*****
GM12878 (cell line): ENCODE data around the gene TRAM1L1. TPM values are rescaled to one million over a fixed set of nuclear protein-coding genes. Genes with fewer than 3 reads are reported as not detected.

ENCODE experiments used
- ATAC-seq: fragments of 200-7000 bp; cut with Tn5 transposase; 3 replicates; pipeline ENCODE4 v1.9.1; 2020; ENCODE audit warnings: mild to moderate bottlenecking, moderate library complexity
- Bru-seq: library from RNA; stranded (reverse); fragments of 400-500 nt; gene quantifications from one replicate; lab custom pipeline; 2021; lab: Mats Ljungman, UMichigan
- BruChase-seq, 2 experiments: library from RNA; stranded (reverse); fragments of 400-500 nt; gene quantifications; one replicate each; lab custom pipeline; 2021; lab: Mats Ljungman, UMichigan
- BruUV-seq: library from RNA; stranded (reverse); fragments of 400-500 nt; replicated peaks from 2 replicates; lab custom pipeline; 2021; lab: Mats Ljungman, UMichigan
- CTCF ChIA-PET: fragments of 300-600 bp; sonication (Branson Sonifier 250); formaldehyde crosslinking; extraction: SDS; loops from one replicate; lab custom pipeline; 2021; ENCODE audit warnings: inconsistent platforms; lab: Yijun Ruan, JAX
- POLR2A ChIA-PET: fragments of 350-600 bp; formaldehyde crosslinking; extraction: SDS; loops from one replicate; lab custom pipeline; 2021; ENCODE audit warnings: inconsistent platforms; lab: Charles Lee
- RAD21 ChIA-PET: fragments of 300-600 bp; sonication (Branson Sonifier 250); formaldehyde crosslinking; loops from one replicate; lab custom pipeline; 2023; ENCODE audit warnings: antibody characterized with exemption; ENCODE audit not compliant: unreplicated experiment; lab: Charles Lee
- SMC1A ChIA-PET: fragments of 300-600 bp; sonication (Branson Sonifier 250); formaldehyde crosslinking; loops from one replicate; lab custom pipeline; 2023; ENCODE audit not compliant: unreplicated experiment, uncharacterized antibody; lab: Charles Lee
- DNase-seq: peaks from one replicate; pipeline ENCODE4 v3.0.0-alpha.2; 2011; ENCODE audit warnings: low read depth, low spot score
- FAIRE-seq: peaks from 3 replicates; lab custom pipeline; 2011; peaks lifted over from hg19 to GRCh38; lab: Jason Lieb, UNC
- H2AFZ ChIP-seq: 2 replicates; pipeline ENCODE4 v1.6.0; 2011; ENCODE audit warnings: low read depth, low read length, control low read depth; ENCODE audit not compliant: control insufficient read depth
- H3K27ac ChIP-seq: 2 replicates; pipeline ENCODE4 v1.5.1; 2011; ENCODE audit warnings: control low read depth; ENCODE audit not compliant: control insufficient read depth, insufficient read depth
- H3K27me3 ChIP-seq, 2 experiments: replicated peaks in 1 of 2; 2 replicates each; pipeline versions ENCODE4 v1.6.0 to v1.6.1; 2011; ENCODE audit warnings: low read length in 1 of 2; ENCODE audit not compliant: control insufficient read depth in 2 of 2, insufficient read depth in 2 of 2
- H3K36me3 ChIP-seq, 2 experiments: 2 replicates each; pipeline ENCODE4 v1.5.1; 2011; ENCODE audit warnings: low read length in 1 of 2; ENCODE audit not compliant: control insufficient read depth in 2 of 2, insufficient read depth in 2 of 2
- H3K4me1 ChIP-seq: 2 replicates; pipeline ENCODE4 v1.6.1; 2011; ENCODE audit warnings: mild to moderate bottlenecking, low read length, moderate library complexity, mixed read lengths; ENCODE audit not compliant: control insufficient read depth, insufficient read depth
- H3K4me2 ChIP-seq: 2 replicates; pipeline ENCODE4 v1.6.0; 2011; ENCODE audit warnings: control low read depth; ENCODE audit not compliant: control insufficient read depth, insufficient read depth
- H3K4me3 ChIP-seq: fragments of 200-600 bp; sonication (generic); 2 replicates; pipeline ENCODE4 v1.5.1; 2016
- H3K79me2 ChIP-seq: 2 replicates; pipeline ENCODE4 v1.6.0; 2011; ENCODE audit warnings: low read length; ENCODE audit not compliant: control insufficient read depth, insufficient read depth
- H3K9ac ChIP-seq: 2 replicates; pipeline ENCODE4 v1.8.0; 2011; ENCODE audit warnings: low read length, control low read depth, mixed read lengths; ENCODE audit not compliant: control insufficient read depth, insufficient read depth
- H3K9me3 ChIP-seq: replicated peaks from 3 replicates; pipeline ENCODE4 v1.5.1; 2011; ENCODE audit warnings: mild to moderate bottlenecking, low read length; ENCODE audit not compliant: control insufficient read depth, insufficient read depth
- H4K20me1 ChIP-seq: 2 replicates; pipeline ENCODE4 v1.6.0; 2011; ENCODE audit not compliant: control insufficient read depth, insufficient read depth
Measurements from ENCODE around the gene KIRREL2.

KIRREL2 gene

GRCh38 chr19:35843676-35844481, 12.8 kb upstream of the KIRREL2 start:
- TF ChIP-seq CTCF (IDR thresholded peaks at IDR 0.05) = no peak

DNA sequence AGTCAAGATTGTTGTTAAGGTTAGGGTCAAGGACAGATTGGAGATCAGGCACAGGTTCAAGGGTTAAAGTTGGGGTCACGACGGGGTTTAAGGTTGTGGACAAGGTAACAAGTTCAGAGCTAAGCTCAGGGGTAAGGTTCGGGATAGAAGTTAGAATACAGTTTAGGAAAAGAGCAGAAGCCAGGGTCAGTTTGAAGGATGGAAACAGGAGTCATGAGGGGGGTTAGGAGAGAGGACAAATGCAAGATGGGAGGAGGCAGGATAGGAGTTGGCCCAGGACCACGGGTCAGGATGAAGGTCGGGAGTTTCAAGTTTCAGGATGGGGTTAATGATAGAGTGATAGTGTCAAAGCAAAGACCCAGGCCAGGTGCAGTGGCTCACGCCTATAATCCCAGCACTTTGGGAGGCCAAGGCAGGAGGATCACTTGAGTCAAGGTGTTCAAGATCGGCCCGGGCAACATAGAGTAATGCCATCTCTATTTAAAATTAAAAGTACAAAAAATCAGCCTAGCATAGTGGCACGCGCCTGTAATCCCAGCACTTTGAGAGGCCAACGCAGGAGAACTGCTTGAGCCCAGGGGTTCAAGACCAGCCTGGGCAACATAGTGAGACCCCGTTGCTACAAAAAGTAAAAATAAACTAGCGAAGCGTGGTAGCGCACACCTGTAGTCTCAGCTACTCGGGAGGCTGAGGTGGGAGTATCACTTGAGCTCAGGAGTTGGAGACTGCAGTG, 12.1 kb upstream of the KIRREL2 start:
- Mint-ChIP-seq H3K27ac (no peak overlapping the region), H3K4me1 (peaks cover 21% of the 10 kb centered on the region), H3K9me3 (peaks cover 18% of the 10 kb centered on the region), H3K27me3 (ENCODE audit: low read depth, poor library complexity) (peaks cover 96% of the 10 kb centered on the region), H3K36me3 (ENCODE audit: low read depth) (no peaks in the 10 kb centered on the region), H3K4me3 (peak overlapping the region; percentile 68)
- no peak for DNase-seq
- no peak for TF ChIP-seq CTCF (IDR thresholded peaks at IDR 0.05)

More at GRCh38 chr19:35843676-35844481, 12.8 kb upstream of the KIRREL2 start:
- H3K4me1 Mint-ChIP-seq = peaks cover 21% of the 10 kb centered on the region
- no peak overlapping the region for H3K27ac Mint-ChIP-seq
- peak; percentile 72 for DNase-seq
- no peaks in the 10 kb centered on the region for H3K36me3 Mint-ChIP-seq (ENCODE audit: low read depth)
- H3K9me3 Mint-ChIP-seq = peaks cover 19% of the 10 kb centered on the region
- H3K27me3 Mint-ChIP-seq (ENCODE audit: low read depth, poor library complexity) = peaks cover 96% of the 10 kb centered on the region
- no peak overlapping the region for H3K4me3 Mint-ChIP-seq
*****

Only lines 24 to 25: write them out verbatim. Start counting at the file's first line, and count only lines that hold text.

Measurements from ENCODE around the gene KIRREL2.

KIRREL2 gene